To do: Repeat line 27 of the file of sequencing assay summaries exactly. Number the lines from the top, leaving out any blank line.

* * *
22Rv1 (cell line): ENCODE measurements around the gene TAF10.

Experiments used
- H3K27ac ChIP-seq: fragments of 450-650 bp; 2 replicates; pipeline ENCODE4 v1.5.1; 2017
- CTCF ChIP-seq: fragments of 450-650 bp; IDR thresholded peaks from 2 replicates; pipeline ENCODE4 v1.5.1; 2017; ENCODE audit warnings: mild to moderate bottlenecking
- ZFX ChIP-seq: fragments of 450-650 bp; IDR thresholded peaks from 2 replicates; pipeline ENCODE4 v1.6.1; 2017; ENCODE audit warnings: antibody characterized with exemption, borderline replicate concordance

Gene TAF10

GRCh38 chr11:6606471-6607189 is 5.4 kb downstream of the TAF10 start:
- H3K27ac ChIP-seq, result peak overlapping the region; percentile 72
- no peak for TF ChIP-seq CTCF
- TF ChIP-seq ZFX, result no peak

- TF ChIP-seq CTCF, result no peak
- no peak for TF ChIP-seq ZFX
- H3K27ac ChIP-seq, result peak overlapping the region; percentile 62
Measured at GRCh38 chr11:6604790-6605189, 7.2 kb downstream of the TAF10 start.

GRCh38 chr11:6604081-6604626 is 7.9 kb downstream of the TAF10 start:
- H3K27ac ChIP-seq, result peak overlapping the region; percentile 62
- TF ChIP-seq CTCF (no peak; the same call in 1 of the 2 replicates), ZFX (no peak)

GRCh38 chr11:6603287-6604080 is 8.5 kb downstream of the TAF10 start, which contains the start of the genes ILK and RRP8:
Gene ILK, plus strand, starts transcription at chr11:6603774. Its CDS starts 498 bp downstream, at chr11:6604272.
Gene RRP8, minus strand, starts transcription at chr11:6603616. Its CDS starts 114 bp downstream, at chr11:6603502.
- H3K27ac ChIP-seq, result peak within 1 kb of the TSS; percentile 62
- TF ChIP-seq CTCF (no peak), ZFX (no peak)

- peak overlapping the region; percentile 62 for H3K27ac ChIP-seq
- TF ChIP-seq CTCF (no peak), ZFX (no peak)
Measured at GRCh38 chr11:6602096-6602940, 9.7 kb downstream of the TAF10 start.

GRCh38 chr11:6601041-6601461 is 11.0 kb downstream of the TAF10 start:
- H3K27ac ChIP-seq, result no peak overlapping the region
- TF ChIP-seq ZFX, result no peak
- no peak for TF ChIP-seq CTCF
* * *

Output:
- H3K27ac ChIP-seq, result no peak overlapping the region